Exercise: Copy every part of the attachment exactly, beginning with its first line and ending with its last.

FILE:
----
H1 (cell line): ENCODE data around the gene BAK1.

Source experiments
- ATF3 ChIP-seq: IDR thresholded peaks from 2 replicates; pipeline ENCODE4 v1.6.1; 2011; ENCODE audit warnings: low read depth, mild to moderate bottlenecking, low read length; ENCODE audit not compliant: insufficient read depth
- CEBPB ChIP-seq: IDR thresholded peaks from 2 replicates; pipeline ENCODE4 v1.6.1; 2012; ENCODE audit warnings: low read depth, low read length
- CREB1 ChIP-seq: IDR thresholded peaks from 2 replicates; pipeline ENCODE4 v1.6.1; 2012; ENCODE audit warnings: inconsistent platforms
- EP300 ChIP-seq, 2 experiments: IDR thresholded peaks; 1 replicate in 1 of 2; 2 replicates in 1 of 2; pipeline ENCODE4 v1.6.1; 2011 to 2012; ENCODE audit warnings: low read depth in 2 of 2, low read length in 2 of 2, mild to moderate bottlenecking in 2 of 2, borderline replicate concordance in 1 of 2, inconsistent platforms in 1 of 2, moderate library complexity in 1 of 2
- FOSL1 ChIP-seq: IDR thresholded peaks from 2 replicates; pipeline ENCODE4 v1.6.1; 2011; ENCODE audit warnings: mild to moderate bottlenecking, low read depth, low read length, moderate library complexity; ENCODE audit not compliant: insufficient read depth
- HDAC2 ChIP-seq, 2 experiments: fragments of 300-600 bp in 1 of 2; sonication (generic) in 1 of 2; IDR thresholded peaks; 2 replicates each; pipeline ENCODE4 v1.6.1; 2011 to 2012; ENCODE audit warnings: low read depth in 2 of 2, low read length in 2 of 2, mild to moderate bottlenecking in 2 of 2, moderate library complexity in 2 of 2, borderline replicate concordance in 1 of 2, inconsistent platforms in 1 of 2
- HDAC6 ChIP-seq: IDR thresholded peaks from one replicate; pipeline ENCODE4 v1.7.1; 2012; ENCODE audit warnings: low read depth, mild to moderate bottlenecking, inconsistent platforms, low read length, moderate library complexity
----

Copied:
H1 (cell line): ENCODE data around the gene BAK1.

Source experiments
- ATF3 ChIP-seq: IDR thresholded peaks from 2 replicates; pipeline ENCODE4 v1.6.1; 2011; ENCODE audit warnings: low read depth, mild to moderate bottlenecking, low read length; ENCODE audit not compliant: insufficient read depth
- CEBPB ChIP-seq: IDR thresholded peaks from 2 replicates; pipeline ENCODE4 v1.6.1; 2012; ENCODE audit warnings: low read depth, low read length
- CREB1 ChIP-seq: IDR thresholded peaks from 2 replicates; pipeline ENCODE4 v1.6.1; 2012; ENCODE audit warnings: inconsistent platforms
- EP300 ChIP-seq, 2 experiments: IDR thresholded peaks; 1 replicate in 1 of 2; 2 replicates in 1 of 2; pipeline ENCODE4 v1.6.1; 2011 to 2012; ENCODE audit warnings: low read depth in 2 of 2, low read length in 2 of 2, mild to moderate bottlenecking in 2 of 2, borderline replicate concordance in 1 of 2, inconsistent platforms in 1 of 2, moderate library complexity in 1 of 2
- FOSL1 ChIP-seq: IDR thresholded peaks from 2 replicates; pipeline ENCODE4 v1.6.1; 2011; ENCODE audit warnings: mild to moderate bottlenecking, low read depth, low read length, moderate library complexity; ENCODE audit not compliant: insufficient read depth
- HDAC2 ChIP-seq, 2 experiments: fragments of 300-600 bp in 1 of 2; sonication (generic) in 1 of 2; IDR thresholded peaks; 2 replicates each; pipeline ENCODE4 v1.6.1; 2011 to 2012; ENCODE audit warnings: low read depth in 2 of 2, low read length in 2 of 2, mild to moderate bottlenecking in 2 of 2, moderate library complexity in 2 of 2, borderline replicate concordance in 1 of 2, inconsistent platforms in 1 of 2
- HDAC6 ChIP-seq: IDR thresholded peaks from one replicate; pipeline ENCODE4 v1.7.1; 2012; ENCODE audit warnings: low read depth, mild to moderate bottlenecking, inconsistent platforms, low read length, moderate library complexity